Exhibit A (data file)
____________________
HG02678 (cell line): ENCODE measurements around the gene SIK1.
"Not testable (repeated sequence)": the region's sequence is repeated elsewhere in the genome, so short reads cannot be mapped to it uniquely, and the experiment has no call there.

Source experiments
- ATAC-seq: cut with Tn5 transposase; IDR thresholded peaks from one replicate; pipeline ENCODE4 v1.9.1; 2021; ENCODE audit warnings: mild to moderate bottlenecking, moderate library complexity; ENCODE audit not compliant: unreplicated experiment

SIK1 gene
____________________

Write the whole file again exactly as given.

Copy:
HG02678 (cell line): ENCODE measurements around the gene SIK1.
"Not testable (repeated sequence)": the region's sequence is repeated elsewhere in the genome, so short reads cannot be mapped to it uniquely, and the experiment has no call there.

Source experiments
- ATAC-seq: cut with Tn5 transposase; IDR thresholded peaks from one replicate; pipeline ENCODE4 v1.9.1; 2021; ENCODE audit warnings: mild to moderate bottlenecking, moderate library complexity; ENCODE audit not compliant: unreplicated experiment

SIK1 gene